Chicago is even closer to beating out the likes of New York and San Francisco in officially resolving to help both the the planet and their citizens by encouraging more sustainable, healthier food options.
Many of our neighborhoods are suffering in food deserts and increasing violence, yet we are slamming our doors to the one food retailer who is ready to invest in our poorest neighborhoods without asking for any financial incentives?
We consider a mainstream grocery store a place where you can support a healthy diet on a regular basis. A fringe food location is the opposite; it is not inherently bad, but when it's the primary food source, local diets and public health suffer.
We spend billions of dollars in this country treating diseases that could be moderated or prevented by better and healthier food access and choice. A great number of these treatments are for the uninsured and take place in the emergency room. This is not cost-effective.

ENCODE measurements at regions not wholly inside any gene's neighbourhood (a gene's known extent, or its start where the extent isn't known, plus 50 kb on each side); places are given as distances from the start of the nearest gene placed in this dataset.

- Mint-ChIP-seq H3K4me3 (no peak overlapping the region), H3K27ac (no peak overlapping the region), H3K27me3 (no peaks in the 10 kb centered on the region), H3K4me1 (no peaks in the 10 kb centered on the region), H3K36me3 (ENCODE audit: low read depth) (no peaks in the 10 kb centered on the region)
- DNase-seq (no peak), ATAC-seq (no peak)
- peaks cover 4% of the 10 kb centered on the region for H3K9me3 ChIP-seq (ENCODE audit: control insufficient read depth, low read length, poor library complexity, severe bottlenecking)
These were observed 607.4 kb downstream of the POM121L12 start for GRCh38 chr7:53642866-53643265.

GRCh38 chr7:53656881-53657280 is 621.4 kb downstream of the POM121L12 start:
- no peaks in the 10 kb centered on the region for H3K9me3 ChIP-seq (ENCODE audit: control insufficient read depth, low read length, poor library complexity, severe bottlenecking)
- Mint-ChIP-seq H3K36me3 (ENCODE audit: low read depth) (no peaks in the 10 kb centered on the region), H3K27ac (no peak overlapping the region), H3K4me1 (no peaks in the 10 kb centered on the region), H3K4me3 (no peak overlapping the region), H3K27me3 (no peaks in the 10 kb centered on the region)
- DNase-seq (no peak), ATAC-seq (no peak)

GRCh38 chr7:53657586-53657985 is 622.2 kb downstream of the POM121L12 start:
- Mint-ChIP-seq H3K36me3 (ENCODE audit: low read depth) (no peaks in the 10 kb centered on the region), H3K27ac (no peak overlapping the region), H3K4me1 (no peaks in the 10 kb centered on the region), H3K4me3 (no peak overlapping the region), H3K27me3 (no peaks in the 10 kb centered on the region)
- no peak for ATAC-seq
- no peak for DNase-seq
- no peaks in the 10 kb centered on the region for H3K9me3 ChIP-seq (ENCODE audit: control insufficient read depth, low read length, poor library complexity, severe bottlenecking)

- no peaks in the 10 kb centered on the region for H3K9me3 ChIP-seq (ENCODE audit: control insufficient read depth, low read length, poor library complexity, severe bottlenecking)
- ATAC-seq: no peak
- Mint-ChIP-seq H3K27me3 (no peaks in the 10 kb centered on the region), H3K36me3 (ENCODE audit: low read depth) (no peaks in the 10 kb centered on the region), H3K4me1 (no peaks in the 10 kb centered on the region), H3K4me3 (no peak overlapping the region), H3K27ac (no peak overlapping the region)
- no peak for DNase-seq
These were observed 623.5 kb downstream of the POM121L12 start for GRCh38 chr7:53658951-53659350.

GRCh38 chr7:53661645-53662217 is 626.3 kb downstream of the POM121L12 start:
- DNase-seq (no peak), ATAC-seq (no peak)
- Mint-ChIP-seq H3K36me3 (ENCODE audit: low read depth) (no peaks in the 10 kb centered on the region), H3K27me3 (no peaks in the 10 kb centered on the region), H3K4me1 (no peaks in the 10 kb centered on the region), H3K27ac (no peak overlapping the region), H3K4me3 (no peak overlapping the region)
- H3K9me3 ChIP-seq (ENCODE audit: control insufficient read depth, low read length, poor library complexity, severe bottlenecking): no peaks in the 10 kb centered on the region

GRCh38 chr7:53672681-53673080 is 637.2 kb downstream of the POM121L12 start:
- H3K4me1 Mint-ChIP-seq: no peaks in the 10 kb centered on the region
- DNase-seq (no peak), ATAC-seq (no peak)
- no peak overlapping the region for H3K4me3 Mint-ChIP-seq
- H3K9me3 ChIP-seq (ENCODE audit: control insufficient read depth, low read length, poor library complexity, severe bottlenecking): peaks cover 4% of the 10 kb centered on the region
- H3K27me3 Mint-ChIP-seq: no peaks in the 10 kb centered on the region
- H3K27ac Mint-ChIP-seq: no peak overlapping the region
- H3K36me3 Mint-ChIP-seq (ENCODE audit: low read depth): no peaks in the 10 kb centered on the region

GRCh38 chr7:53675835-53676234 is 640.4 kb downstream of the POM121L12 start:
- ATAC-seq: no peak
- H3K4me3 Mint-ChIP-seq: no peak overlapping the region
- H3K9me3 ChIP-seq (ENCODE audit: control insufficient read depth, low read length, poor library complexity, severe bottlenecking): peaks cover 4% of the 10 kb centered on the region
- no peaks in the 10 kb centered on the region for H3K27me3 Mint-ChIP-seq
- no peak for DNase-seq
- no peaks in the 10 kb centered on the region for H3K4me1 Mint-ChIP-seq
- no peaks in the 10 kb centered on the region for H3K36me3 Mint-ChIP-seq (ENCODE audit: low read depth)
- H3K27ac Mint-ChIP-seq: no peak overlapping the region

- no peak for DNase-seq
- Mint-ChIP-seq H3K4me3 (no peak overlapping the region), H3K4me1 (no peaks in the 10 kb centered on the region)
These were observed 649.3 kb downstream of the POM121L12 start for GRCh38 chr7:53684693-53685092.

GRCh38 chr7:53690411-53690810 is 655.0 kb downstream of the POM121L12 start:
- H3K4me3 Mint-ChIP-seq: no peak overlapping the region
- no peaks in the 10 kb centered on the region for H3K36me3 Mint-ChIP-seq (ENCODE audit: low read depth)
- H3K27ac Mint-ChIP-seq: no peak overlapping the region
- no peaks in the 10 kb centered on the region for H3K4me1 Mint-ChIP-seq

Can the market do well by doing some good? Why not? In Chicago alone we have identified a half-million-plus people who live in a Food Desert with no or distant grocery stores but nearby access to fast food.